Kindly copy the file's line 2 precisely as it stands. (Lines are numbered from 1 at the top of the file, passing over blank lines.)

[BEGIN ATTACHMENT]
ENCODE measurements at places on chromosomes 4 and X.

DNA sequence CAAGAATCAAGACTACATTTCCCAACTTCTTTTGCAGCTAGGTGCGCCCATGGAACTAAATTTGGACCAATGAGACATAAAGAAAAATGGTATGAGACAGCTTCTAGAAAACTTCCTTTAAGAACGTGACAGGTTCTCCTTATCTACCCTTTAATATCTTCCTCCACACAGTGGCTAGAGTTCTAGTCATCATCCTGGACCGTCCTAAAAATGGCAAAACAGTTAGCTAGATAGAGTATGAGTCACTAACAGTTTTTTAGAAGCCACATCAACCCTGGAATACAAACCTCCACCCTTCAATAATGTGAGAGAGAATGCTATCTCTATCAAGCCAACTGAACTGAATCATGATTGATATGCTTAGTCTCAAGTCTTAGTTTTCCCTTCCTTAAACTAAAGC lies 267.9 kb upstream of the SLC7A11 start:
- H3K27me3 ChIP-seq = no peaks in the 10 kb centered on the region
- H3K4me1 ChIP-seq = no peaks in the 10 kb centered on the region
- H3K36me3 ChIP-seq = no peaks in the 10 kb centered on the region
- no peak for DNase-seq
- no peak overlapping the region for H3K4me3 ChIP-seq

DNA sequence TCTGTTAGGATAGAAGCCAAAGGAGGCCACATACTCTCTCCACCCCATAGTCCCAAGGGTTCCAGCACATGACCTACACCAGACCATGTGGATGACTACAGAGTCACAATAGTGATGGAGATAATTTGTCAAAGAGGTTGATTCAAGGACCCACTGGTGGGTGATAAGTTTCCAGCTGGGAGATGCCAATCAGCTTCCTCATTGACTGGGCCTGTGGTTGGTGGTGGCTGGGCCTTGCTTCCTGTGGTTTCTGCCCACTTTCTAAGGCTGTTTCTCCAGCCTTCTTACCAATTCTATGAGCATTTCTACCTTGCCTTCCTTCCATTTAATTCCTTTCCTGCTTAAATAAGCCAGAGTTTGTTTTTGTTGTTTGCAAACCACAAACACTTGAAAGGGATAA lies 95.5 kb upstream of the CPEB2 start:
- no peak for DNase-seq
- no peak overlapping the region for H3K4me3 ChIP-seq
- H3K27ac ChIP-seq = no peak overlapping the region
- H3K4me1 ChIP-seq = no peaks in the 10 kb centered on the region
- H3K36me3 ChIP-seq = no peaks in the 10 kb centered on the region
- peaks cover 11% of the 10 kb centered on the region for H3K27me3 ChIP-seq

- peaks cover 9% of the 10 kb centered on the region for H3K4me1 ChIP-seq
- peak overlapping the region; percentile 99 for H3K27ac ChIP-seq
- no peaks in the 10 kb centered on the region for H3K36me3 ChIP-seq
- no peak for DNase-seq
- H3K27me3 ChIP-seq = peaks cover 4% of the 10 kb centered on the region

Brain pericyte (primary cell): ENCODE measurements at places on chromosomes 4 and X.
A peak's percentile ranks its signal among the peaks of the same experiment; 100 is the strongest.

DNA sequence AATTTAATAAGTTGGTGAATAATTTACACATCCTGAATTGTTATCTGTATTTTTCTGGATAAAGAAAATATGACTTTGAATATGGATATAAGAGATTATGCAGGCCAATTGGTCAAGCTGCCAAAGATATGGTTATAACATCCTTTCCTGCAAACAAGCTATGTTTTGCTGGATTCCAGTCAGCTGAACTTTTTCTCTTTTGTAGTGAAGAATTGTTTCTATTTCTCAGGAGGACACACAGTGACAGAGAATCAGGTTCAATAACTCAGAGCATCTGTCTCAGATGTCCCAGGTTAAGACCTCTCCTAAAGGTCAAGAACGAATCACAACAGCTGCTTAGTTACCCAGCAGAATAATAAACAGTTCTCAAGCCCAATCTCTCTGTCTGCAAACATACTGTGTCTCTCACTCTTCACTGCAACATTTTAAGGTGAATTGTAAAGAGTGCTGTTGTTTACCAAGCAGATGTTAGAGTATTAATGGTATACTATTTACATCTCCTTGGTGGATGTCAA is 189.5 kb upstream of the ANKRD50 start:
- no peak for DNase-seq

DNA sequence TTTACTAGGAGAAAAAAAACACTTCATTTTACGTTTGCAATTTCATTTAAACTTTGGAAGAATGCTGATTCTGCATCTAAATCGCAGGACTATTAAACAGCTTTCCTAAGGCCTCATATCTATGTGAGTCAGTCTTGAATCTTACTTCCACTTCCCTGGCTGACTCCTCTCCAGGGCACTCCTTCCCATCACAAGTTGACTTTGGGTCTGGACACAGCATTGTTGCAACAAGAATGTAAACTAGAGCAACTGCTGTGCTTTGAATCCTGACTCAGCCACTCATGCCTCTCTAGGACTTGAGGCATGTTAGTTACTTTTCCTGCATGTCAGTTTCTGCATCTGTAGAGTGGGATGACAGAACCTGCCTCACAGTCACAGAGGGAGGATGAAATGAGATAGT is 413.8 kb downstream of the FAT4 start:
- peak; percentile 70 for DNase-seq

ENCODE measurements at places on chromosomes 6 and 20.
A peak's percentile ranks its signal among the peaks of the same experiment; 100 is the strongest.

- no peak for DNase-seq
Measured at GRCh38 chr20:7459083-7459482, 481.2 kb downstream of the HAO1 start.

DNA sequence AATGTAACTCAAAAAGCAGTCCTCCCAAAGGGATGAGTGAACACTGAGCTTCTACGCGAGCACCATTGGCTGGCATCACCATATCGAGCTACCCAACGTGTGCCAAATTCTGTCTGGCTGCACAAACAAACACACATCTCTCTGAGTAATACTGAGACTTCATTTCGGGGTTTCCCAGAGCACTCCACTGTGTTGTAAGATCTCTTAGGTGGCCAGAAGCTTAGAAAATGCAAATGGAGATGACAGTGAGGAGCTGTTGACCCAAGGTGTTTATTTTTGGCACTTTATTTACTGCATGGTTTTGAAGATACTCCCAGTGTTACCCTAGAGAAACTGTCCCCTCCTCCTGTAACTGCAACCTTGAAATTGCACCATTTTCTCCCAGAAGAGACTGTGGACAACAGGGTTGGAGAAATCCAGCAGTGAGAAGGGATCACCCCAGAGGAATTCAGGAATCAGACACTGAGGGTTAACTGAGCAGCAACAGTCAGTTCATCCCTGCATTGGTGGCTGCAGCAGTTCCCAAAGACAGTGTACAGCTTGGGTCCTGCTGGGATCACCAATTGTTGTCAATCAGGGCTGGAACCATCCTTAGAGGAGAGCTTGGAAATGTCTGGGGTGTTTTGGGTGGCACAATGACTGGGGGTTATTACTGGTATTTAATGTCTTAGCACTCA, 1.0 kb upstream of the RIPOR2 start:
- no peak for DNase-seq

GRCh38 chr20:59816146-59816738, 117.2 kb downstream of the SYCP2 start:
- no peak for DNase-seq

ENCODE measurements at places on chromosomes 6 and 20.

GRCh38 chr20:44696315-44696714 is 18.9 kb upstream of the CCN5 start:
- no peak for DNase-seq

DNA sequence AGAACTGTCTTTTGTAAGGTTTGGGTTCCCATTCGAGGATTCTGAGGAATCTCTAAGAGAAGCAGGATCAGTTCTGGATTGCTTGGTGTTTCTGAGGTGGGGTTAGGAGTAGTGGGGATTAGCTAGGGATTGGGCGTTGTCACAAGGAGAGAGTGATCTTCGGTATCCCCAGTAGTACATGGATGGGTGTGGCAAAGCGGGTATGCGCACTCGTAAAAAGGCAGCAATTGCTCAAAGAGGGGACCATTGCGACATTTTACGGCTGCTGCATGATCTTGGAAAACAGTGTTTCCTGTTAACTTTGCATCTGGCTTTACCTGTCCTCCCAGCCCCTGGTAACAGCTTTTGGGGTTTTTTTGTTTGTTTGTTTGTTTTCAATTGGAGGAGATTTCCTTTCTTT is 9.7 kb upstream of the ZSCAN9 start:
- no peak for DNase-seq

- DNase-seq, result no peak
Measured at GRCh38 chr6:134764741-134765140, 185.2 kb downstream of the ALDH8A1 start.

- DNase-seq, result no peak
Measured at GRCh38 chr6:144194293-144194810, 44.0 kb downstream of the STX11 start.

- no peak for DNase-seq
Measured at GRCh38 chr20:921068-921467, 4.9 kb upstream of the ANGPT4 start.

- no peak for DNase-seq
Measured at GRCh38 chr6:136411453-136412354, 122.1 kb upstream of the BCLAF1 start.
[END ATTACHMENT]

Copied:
DNA sequence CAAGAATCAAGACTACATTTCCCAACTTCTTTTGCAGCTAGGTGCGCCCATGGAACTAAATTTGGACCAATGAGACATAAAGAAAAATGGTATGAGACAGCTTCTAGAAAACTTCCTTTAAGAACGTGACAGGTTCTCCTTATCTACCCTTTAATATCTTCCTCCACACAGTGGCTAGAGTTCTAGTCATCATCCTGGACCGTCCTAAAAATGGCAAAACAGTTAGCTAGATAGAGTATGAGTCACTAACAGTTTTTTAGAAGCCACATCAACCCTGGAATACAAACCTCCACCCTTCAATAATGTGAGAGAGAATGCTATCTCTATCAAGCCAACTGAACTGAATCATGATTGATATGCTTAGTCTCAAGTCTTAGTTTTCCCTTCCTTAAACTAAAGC lies 267.9 kb upstream of the SLC7A11 start: